While the camp is free (the $40 mandatory deposit with the application will be returned upon arrival at the camp), any youth 14 and over needs to have a hunting license and those 16 and over also need the federal and state duck stamps. There are other parts to the camp that will be open to the public, such as archery instruction and shotgun clay pigeon shooting. There will also be great fishing opportunities in the area — something the whole family can enjoy. To apply, visit www.azgfd.gov/waterfowlcamp to download an application or contact the Game and Fish Region 3 office at 692-7700. The deadline to apply is noon Friday.
• Yuma-area archery for all ages: All archers are invited to shoot the trail of 3D animals with Renegade Archers at 7:30 a.m. Sundays at the Foothills Archery Range located east of Foothills Blvd. near the Gila Mountains, south side of I-8. Directions: Take the south Frontage Road from I-8 at South Foothills Blvd., drive 2 miles east to Avenue 15E, turn right and drive south 1 mile just past the Golf Range Pond on the right. Turn left (east) at the Archery Range signs and follow the dirt road to the range. Adult fees are $3, youngsters always shoot free with free use of bow and arrows available upon request prior to the shoot. A great opportunity for both youngsters and adults to learn how to shoot and enjoy archery or for experienced archers to get in the needed practice and have fun. Call Jean or Kevin at 247-4450 or 726-0953.
• Archery with Southwest Bowhunters at Adair Park: Nov. 17-18 “Walk the Trail Fun Shoot” with 60 McKenzie 3D targets and a lighted practice range. This is a fun shoot. There will be no trophies or Saturday night dinner. The snack bar will be open throughout the weekend with burgers, chips, sodas, water. Fees are: Family $25, individual (18 and up) $20, youth (14-17) $8, cub 10-13 $5, with peewees and half-pints (under 10) free. Shooting from sunrise Saturday until noon Sunday. Call Zach Slette at 246-8381, Larry Leake 342-5181 or Uschi House 345-3770. 7 a.m. Sunday shoots will continue as usual until and after the Fun Shoot.
• Yuma Trap and Skeet Club: Open trap and skeet 8 a.m. to noon Saturdays and Sundays at Adair Park. Call Gary Knight at 210-0805.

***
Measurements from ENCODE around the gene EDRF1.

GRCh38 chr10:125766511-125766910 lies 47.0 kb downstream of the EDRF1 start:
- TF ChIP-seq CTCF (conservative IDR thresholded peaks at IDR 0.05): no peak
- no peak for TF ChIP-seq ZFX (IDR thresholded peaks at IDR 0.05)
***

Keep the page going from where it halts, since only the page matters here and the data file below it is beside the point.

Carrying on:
• Yuma Territorial Longrifles Club: Open black powder matches 1st and 3rd Saturdays each month at Adair Park. Call Dennis Hansel at 342-7573.
• Cholla Gun Club: Open .22 pistol and rifle silhouette at 8:30 a.m. Fridays at the Adair Park metallic silhouette range. Call Rick or Glenda at 502-0736.
• Yuma Rifle and Pistol Club: For shooting information at the Adair Park big bore range, call Paul Lerma at 783-6766 or Gerald Brooker at 305-9681.
• Yuma Matchmasters: Open Cowboy Match Oct. 28 at the Adair Park small bore range with sign-up by 7:30 a.m., the shoot at 8 a.m. Call Ron Gissendaner at 726-0022.
• Desert Bass Anglers: Stay in practice to fish the Nov. 3 team tournament launching out of Fisher's Landing. Stay ready for the President's Choice Tournament being held Dec. 1 with the angler of the year presentation and tri-tip dinner for members and guests at Fisher's Landing. Call Mac or Bobbi McDermott at 726-1984.
• Yuma Pro Am Series: Check online at Bob@yumaproam.com or call Bob La Londe at 580-1270 for club and tournament information. Pay the $15 membership and reasonable entry fees online.
• Wednesday Jackpot Derby and Monthly Swede Ferguson Big Bass Derby at Fisher's: Entry $5 for each Wednesday Jackpot Derby with sign-up at 8 a.m. at the gas dock, weigh-in around 1 p.m. with the winner taking all for one big fish, any species: $10 sign-up anytime during each month to fish the Swede Ferguson Bass Competition with the winner taking all for the biggest bass determined the last day each month. Call Jimmy Phipps at 782-2207.
• MCAS Recreation Area: Call Mike Castello at 783-3422 to learn about fishing, camping and other outdoor activities open to all military personnel and their families at Martinez Lake/Colorado River areas.
• Bass Class on the Water: Want to learn when, where and how to catch bass at local waters in all seasons and conditions with a bass boat and all equipment provided? Call Dave Willhide at 782-2621. Ask about seminars available for RV parks and home groups.
Contact Jean Wilson at firstname.lastname@example.org or 247-4450.